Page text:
Plaintiff further argues that the undisputed evidence reveals that, immediately prior to Plaintiff’s
fall, employee Eryn Jones brought carts in from the parking lot and placed them in the cart well.
Plaintiff indicates that this is illustrated on the videotape produced by Defendant.2 Defendant
contends that Plaintiff’s assertions regarding a known problem with ridges or wrinkles in the rug
is Plaintiff’s own conjecture, and that Plaintiff has mischaracterized the testimony of Big Lots
The undersigned finds that Plaintiff has presented sufficient circumstantial evidence to
raise a jury question as to whether she fell because of a dangerous condition. This Court is
required to view the evidence in the light most favorable to Plaintiff as the non-moving party.
The instant case is more akin to Weiser, in that Plaintiff has presented evidence that the rug
becoming out of shape after carts were brought in was a common occurrence of which
employees were aware. Unlike Steward in which the plaintiff provided contradictory testimony
about the appearance of the alleged dangerous condition prior to her fall, the Plaintiff in the
instant case testified that she did not look at the rug at all until after she fell. (Doc. 26-1 at 2829.)
Defendant contends that Plaintiff has mischaracterized the testimony of Ms. Helton and
Ms. Bowman. Although Ms. Helton may not have used the phrase “known problem” to describe
the effect of carts being brought in on the rug as Plaintiff suggests, this is a fair characterization
of her testimony. Ms. Helton stated that straightening the rug after carts were brought in was
something employees “tried to keep an eye on.” (Doc. 26-4 at 29.) Ms. Helton further testified
Q. So when anybody would bring in carts then they’d check the rug?
A. Almost every time. Sometimes you couldn’t put the carts—our cart well was very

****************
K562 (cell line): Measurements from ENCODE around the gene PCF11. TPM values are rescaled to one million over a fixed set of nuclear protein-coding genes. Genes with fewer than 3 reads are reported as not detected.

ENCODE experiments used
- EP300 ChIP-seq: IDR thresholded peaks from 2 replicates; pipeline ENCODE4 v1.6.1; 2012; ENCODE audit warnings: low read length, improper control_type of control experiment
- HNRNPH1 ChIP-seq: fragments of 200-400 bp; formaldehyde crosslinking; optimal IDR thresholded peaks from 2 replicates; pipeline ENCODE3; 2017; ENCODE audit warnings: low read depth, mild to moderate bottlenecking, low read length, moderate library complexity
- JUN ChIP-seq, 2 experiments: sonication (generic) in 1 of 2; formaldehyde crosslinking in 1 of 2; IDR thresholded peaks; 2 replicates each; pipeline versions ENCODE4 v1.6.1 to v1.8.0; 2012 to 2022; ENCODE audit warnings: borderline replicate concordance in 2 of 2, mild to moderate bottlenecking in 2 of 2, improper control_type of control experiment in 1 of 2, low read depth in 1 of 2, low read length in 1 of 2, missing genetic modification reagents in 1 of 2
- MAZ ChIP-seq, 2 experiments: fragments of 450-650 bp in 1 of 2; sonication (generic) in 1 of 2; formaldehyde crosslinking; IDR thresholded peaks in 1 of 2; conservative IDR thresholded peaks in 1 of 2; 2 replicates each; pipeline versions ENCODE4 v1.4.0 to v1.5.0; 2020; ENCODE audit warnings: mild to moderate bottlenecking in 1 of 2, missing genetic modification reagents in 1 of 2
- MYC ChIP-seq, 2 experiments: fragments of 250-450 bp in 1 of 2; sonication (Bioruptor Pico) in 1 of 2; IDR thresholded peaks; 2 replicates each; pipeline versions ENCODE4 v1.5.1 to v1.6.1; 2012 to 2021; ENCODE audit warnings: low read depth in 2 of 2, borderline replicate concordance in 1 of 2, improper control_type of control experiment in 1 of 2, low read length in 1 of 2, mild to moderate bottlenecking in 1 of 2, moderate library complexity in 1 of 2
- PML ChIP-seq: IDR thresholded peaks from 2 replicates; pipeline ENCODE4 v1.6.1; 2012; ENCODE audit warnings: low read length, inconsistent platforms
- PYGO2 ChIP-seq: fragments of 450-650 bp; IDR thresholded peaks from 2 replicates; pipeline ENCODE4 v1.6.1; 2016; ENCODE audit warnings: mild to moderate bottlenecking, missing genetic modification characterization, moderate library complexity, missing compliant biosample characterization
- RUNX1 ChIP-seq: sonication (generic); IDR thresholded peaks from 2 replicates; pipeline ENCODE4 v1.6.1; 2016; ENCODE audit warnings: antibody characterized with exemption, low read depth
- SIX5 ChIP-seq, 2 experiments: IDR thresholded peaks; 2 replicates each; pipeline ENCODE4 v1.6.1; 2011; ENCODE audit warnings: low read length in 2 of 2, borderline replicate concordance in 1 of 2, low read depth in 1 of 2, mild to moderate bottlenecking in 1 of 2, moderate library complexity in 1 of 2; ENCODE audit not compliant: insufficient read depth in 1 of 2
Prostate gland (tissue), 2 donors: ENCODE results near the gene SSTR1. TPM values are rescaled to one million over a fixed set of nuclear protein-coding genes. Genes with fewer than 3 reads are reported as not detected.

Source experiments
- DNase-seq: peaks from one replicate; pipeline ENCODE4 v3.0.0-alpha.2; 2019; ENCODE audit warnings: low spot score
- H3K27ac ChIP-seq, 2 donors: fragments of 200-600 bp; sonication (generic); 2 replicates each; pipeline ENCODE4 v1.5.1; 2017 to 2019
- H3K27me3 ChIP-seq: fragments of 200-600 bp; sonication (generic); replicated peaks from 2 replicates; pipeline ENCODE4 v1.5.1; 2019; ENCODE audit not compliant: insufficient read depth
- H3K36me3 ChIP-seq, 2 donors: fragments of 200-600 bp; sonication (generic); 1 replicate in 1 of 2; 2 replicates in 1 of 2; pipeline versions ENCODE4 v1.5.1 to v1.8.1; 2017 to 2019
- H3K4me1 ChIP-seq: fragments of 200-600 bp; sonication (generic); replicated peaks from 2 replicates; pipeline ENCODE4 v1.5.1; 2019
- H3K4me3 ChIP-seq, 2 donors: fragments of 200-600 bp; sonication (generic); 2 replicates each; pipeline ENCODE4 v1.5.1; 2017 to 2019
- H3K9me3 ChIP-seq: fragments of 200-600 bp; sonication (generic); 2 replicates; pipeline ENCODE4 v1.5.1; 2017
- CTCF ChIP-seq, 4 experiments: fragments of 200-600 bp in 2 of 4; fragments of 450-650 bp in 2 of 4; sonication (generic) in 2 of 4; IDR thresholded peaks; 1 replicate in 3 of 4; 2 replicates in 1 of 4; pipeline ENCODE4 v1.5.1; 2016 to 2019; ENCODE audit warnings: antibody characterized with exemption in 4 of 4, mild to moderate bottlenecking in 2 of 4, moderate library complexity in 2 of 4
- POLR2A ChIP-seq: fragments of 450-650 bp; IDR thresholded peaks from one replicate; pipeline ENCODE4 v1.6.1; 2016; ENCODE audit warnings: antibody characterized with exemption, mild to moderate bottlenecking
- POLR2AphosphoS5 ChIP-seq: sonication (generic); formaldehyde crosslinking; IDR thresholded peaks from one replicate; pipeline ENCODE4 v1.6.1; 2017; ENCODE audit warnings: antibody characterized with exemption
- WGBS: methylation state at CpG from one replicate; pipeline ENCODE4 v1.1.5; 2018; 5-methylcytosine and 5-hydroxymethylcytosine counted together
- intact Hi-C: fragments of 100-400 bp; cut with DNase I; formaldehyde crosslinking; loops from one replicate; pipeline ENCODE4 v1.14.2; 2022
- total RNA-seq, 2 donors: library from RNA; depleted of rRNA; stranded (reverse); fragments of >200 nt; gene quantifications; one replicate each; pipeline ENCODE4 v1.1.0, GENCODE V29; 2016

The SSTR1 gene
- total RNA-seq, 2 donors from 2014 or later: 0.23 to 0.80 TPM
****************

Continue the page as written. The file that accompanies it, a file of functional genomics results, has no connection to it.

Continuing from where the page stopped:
small and you had to turn a corner—you had to spin them around and sometimes the rug
This video tape has not been provided to the Court by either party.
would be in the way to do that and so we would always have to fix it after we brought
carts in, most of the time, unless we were only bringing in a couple.
Q. So would the rug be moved when carts came in or would it just be
straightened out after they were put in.
A. They would just be straightened.
Q. Because that was pretty common for the rug to get out of shape when they’d
turn those carts, right?
Id. at 30. Ms. Helton’s testimony supports Plaintiff’s contention that it was a known problem
that the floor mat would become wrinkled and bunched up when carts were brought in.
Plaintiff also argues that, according to Ms. Bowman, ridges in the rug “were not
uncommon.” (Doc. 26 at 3.) As support, Plaintiff cites Ms. Bowman’s statement that “I do
know that everybody knows in the store that if there is a wrinkle in a rug that you, you know,
flatten it out.” (Doc. 26-3 at 11.) Plaintiff is perhaps overstating Ms. Bowman’s testimony. The
Court finds, however, that Ms. Helton’s testimony that the rug commonly became out of shape
when carts were brought in, coupled with the undisputed fact that carts had been brought in
immediately prior to Plaintiff’s fall, creates sufficient circumstantial evidence to support an
inference that there was a wrinkle or ridge in the rug prior to Plaintiff’s fall.
Because a reasonable jury could find that Defendant’s premises were in a dangerous
condition prior to Plaintiff’s fall based on the evidence Plaintiff has presented, Defendant’s
Motion for Summary Judgment will be denied.
IT IS HEREBY ORDERED that Defendant’s Motion for Summary Judgment (Doc. 20)
UNITED STATES MAGISTRATE JUDGE
Dated this 28th day of April, 2016.